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Health System Failing Young Bowel Cancer Patients

Bowel Cancer New Zealand is launching their Never Too Young campaign for the fourth year, increasingly concerned by the number of young people misdiagnosed or on long waitlists to access diagnostic bowel screening. 

Bowel cancer survivor Chelsea Halliwell, the organiser of the campaign and a Bowel Cancer NZ ambassador, says young New Zealanders are still slipping through the cracks of a severely underfunded health system. 

Halliwell says, “I am absolutely devastated that we are still hearing of young people like Jo McKenzie-McLean, 43 and Hope Benns 42 who, despite seeking help for their bowel cancer symptoms, were turned down for diagnostic bowel screening because they were considered too young."

Professor Frank Frizelle, a Bowel Cancer NZ medical advisor says, “Bowel cancer is increasingly prevalent in younger people. In New Zealand, research has shown that among patients aged under 50 years, the incidence of distal colonic cancer in men increased by 14 per cent per decade, while the incidence of rectal cancer in men increased by 18 per cent and that in women by 13 per cent. 

“Within the next decade, it is estimated that 1 in 10 colon cancers and 1 in 4 rectal cancers will be diagnosed in adults younger than 50 years. As a result, health professionals should consider when seeing individual patients, the need to do further tests, no matter the age of the patients, should they present with rectal bleeding, change of bowel habit and stool consistency.”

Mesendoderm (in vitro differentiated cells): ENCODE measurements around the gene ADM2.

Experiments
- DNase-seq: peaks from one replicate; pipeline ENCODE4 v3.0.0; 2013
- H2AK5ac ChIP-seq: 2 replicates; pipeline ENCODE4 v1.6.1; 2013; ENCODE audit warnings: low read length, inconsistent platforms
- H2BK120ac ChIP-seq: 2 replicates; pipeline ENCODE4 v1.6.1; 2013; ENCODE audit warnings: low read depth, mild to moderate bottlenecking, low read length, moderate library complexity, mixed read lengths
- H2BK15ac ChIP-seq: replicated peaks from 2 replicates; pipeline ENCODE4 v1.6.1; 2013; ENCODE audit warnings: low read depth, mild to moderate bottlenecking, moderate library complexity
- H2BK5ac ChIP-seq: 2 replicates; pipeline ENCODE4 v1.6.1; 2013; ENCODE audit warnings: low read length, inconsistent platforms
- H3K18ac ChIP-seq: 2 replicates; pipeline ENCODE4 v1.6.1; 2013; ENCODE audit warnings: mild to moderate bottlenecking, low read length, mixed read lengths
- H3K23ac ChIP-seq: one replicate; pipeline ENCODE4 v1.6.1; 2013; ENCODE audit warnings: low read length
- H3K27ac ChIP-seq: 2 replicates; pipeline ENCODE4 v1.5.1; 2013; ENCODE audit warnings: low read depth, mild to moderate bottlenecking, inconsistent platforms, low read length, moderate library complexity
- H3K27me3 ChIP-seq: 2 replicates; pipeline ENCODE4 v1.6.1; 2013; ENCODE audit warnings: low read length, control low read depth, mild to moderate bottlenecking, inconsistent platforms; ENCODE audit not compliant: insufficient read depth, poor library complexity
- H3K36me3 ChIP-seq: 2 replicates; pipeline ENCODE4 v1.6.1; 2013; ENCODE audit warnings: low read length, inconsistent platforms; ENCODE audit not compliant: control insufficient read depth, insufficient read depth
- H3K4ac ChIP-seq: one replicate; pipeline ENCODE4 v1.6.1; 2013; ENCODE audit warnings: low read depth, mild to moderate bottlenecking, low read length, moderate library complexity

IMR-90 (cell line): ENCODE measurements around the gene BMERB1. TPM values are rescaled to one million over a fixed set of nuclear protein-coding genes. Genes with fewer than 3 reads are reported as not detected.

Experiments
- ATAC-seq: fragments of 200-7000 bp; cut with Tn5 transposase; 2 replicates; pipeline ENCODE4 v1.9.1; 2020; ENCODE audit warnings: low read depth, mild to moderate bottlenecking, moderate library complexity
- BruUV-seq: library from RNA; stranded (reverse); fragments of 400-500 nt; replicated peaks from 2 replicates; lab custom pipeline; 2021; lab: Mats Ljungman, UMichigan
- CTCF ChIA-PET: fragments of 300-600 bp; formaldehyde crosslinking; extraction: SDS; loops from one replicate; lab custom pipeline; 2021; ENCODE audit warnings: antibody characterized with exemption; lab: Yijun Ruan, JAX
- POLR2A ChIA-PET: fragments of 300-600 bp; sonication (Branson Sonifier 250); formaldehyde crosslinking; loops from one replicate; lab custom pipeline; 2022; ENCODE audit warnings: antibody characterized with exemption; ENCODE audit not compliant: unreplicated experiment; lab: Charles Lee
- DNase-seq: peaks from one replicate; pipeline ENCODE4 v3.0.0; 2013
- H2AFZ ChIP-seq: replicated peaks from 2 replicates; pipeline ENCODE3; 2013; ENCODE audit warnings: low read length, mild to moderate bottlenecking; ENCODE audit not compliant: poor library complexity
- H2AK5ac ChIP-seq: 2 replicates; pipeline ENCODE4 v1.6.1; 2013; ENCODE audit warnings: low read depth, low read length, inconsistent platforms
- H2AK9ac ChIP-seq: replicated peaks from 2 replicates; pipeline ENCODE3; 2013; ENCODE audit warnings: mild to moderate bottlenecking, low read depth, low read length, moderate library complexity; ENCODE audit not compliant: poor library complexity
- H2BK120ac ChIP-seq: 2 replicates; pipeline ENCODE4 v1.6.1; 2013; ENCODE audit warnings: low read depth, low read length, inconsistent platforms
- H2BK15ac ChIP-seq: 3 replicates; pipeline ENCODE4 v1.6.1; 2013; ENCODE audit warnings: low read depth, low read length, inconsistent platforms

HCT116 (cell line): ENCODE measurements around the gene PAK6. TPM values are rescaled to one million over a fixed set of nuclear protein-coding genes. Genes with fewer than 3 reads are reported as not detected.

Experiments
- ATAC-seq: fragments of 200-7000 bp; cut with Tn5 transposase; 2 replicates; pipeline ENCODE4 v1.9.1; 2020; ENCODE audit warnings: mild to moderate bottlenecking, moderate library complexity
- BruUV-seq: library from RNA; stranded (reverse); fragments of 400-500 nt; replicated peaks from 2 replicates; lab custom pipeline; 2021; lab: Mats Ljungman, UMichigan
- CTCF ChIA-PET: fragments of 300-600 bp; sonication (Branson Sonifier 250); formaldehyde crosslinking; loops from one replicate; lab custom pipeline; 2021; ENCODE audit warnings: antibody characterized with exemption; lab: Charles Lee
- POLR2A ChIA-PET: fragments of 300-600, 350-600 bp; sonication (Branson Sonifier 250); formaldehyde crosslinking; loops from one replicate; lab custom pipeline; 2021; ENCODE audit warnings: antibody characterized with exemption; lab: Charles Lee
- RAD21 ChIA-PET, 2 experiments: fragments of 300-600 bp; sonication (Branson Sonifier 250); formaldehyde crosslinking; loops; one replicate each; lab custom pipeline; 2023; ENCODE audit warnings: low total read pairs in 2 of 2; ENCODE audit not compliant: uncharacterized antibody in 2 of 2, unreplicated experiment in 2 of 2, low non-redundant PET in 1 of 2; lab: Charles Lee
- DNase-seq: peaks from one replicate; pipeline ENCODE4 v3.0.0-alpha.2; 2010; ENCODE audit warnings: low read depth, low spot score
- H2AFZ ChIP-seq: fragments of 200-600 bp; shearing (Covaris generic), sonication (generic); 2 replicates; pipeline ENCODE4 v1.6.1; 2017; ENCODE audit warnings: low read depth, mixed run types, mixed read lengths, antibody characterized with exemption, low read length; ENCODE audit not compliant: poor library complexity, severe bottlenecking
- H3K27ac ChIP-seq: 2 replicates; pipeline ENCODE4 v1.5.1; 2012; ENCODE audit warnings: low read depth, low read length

Every year, more than 350 people under 50 are diagnosed with bowel cancer. This year the Never Too Young campaign will highlight the patients and families behind these numbers through a viral social media campaign.

“We need people to understand that bowel cancer can strike at any age and that sometimes you need to advocate for yourself because, in many places, our health system isn’t up to it. So, if you have symptoms, get to your GP immediately, and make sure you get some answers,” says Halliwell.

Bowel Cancer New Zealand general manager Rebekah Heal agrees.

“The Never Too Young campaign drives home how important it is for everyone of any age to know the symptoms of bowel cancer. These include bleeding from the bottom; a change of bowel habit; any lumps in the stomach; fatigue or tiredness; anemia and unexplained weight loss.”

The campaign runs entirely with pro bono support and features ten brave young people who all have had bowel cancer. Sadly, four have passed away since the campaign first ran.

Bowel Cancer New Zealand encourages avoiding ‘sitting on your symptoms’ through open discussion with medical professionals who have seen it all before and seeking a second opinion if still concerned. 

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